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Important Shipping Updates

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BMSB 2022-2023 Season – Effective 1 September 

The Brown Mamorated Stink Bug (BMSB) season is upon us. High Risk cargo includes vehicles, vehicle parts, machinery and machinery parts. High Risk cargo may be exempt from treatment (not applicable to Italy) if the supplier meets the following exclusion criteria; goods are brand new and unused, goods have been stored indoors only from manufacture to export and goods cannot be driven on land.

Download BMSB Fact Sheet

This is a reminder that Heat Treatment / Fumigation will be required on all seafreight containers loading after 1st of September 2022 from the below list of countries. 

BMSB Risk Countries 2022-2023

8-Day Strike at Port of Felixstowe, UK 

On the 21st of August, Felixstowe dock workers commenced an 8-day long strike. The port handles approximately 48% of the UK’s container trade.

Shipping lines have planned alternative routes in order to try keep up with demand. The strike will no doubt have a considerable effect on the container back-logs adding additional stress to an already congested port. 


ANL: TRANZTAZ (TTZ) Rotation Changes 

In recent times, the delays at some container terminals in Australia and New Zealand have caused several voyages to be lost from ANL’s schedules in the form of cancellations and port omissions. To rectify these failures, ANL will be altering their Trans-Tasman routings until the end of 2022. The new rotation hopes to add some buffer to ANL’s schedules and to ensure the service can return to agreed berthing windows. 

The rotations are as follows: 

OLD ROTATION: SYD-MEL-AKL-LYT-WLG-NSN-TRG-SYD 

NEW ROTATION: SYD-MEL-AKL-TRG-LYT-SYD 

The new rotation will affect Wellington and Nelson based clients, with less direct shipping lines now calling these two ports. 

Shipments destined for Wellington and Nelson on ANL’s TTZ service will now be offloaded in Auckland and transhipped on the KIX/ANZEX services. 


Chinese Golden Week 1-7 October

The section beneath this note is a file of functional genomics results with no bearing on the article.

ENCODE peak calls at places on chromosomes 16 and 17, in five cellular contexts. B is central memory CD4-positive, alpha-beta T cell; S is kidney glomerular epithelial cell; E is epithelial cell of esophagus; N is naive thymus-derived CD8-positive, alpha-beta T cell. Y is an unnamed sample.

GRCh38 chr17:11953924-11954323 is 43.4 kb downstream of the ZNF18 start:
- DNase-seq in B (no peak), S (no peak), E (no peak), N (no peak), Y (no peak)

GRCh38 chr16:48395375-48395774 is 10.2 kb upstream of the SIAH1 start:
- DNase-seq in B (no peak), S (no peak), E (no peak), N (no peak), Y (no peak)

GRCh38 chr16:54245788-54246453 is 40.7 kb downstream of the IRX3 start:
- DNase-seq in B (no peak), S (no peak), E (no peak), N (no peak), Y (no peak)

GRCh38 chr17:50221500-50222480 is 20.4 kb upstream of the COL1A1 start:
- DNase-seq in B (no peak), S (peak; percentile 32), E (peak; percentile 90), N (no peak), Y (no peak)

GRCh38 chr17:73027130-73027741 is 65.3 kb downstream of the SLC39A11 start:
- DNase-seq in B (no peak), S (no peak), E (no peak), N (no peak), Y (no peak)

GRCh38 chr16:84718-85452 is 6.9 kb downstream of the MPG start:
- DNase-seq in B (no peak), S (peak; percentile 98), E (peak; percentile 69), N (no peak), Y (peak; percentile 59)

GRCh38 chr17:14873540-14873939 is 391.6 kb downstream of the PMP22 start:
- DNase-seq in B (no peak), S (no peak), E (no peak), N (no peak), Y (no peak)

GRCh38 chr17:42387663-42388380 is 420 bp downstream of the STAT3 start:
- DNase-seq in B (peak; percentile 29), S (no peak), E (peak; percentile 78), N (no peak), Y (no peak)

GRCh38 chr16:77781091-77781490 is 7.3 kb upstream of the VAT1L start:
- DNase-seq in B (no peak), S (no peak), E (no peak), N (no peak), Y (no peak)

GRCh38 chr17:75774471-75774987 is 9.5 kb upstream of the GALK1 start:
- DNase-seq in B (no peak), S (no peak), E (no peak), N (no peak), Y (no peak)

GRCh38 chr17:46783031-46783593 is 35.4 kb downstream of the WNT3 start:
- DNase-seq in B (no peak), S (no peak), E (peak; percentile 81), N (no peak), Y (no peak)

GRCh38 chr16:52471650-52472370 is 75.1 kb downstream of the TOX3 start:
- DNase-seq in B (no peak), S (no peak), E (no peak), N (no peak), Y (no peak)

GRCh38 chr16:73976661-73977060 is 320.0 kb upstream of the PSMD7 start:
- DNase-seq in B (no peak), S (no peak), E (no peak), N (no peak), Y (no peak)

From 1-7 October, the People’s Republic of China will be celebrating its Golden Week, the country’s longest holiday. Since planning ahead is more important than ever these days, now is a good time to reserve slots for your containers. 


Auckland Container Park Delays 

Auckland container parks are experiencing significant congestion issues causing delays to the dehire process of empty containers.

The congestion do not look to ease anytime soon and is actually getting worse. Container bookings are very difficult to gain at the moment and made worse by the fact drivers have to sit in queues for long periods of times as they are held up by congestion at the container parks.

Sometimes 1-2 hours wait time. Some empty parks are fully booked 4 days in advance. This will result in cartage companies not able to dehire containers within the agreed free time and may result in more frequent detention fees. 


Auckland Container Booking Fees Increase 

Please note from the 1st of September carriers will be implementing increases on the container booking fees due to a further increase brought in by Port of Auckland. POAL stated the reason for the increase is due to increased investment in new machinery and infrastructure, system upgrades and inflation. 


Market – Trends 

Europe-Asia and Europe-North America services are currently subject to continuous delays, primarily due to issues with their European rotation.

We’ve seen that even the slightest delay in services through Europe – caused by the likes of terminal congestion, high waiting times, extended import container dwell times, inland bottlenecks and shortened capacity, demand surges, labour shortages and more – can result in a domino effect of disruption across the network.

We encourage clients to analyse their production schedules for the coming months and work with Henning Harders to plan appropriately, including potentially finding alternative routes or using warehousing options to avoid further supply chain disruptions. The issues facing the global supply chain industry is expected to remain critical over the coming weeks with little chance of improvement in the medium term.

We will soon enter further disruptions caused by the increased demand for the upcoming Christmas period – increasing the importance of effective forward-planning on your supply chain. 


Key Ports Update

Terminal congestion and high yard density levels continue to cause disruptions across northern ports in Europe. This is due to a multitude of factors combining to have a ripple effect on operations, including holiday season labour shortages, industry strike action, high dwell on import and export cargo, demand surges into European ports, inland bottlenecks and more. 

As major ports continue to be subject to disruption, customers should expect delays in shipments through major terminals in the region.